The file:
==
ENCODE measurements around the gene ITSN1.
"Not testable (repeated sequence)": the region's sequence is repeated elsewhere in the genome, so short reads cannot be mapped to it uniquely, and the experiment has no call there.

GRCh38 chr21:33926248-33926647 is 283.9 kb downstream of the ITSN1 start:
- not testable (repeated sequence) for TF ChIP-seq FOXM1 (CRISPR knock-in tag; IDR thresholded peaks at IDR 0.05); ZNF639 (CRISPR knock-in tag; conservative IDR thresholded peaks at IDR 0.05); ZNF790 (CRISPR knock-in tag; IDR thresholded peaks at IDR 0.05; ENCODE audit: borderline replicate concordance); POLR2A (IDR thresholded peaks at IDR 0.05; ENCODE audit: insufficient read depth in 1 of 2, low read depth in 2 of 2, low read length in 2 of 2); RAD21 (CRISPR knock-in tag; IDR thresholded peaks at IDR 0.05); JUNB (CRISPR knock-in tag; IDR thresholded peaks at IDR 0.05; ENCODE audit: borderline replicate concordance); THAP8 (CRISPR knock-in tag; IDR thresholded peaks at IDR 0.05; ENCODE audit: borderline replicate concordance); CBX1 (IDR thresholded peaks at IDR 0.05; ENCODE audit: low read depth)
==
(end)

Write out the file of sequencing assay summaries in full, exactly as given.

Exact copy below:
ENCODE measurements around the gene ITSN1.
"Not testable (repeated sequence)": the region's sequence is repeated elsewhere in the genome, so short reads cannot be mapped to it uniquely, and the experiment has no call there.

GRCh38 chr21:33926248-33926647 is 283.9 kb downstream of the ITSN1 start:
- not testable (repeated sequence) for TF ChIP-seq FOXM1 (CRISPR knock-in tag; IDR thresholded peaks at IDR 0.05); ZNF639 (CRISPR knock-in tag; conservative IDR thresholded peaks at IDR 0.05); ZNF790 (CRISPR knock-in tag; IDR thresholded peaks at IDR 0.05; ENCODE audit: borderline replicate concordance); POLR2A (IDR thresholded peaks at IDR 0.05; ENCODE audit: insufficient read depth in 1 of 2, low read depth in 2 of 2, low read length in 2 of 2); RAD21 (CRISPR knock-in tag; IDR thresholded peaks at IDR 0.05); JUNB (CRISPR knock-in tag; IDR thresholded peaks at IDR 0.05; ENCODE audit: borderline replicate concordance); THAP8 (CRISPR knock-in tag; IDR thresholded peaks at IDR 0.05; ENCODE audit: borderline replicate concordance); CBX1 (IDR thresholded peaks at IDR 0.05; ENCODE audit: low read depth)